ASCRS Urges CMS to Scale Back Development of Episode-Based Cost Measures to Ensure Proper Attribution and Risk Adjustment Methodologies Are Developed

This week, ASCRS•ASOA submitted comments on CMS’s third request for information related to episode-based cost measures. The MACRA statute required CMS to develop cost measures to use in MIPS based on specific procedures or conditions, known as episodes. The episode measures are designed to measure the total cost of care associated with the procedure or condition. In the 2017 MACRA final rule, CMS finalized a cataract episode measure, however, the Cost category is weighted at 0% of the final MIPS score, and cost measures will only be calculated for information purposes in the first year of MIPS. ASCRS and the medical community opposed the measures in the Cost category, including the cataract measure, since they relied on the same flawed attribution methodology as used under the Value-Based Payment Modifier that potentially hold physicians accountable for the cost of care they did not provide. In addition, the measures are not risk adjusted.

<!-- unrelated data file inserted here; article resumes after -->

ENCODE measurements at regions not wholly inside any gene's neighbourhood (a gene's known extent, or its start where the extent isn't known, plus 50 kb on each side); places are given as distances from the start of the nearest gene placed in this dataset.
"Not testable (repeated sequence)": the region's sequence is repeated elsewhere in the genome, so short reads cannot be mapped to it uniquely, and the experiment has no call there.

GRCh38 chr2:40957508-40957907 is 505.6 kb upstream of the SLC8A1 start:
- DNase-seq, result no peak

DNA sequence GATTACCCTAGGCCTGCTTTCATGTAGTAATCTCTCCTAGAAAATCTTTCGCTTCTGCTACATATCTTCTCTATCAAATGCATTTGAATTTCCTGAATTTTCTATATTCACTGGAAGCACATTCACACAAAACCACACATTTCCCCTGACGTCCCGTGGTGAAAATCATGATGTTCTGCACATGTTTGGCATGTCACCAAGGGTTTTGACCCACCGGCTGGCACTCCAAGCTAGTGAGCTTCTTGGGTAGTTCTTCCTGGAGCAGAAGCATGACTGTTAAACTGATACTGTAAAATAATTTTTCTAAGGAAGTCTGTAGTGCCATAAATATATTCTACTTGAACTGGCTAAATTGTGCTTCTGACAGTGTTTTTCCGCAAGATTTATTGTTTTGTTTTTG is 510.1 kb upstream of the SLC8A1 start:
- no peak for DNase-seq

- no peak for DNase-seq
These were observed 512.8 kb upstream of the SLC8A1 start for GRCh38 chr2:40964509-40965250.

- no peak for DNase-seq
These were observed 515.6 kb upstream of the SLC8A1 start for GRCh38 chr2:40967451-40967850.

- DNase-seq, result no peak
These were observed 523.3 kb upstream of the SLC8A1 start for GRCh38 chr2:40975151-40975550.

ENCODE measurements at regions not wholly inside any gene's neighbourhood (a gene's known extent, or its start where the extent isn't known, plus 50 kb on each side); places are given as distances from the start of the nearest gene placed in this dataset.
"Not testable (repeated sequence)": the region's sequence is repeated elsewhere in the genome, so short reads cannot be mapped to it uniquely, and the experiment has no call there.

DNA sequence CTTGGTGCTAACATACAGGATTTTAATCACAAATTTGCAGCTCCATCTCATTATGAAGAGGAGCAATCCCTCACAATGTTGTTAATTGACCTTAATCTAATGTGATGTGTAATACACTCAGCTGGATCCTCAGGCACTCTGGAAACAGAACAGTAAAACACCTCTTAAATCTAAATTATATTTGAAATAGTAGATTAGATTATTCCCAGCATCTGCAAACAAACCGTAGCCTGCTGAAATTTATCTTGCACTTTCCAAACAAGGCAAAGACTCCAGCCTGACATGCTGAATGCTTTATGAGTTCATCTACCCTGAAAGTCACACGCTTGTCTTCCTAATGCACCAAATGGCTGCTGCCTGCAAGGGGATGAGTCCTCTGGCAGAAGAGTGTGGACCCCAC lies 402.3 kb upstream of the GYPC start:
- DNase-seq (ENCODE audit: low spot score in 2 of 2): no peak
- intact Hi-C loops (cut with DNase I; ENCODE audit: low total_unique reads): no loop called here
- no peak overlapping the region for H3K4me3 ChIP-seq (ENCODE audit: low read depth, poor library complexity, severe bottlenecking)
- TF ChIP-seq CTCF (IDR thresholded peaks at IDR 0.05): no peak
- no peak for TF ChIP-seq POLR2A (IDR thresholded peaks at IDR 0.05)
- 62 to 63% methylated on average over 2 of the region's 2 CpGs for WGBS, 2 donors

Over the last year, ASCRS has submitted comments and participated in Technical Expert Panels (TEPs), urging CMS to make significant changes to the methodology it uses to measure cost. In the comments submitted this week, we thank CMS for acknowledging that additional work must be done to improve attribution and risk adjustment. However, since CMS has not made any progress on these issues, we recommend CMS re-focus the effort to develop episodes—the draft list includes hundreds of procedures and conditions from all specialties—and instead develop and test a handful of episodes to ensure they are accurately measuring cost and are risk adjusted. We continued to voice our concerns that if the episodes are not risk adjusted, it will disincentivize physicians from treating the sickest and most complex patients, who typically have the highest cost of care. For the cataract episode, specifically, we continued to recommend CMS only compare surgeries completed in the same site of service to each other. Currently, the facility payment for HOPDs is much greater than the facility payment for ASCs. Ophthalmologists are not always able to choose the site of surgery, and therefore should not be compared to others practicing in facilities with lower reimbursement.

ASCRS continues to participate in the TEP process to provide clinical input on the measures. We are also urging CMS to continue the 0% weighting for the Cost category of MIPS for 2018. We will keep you updated.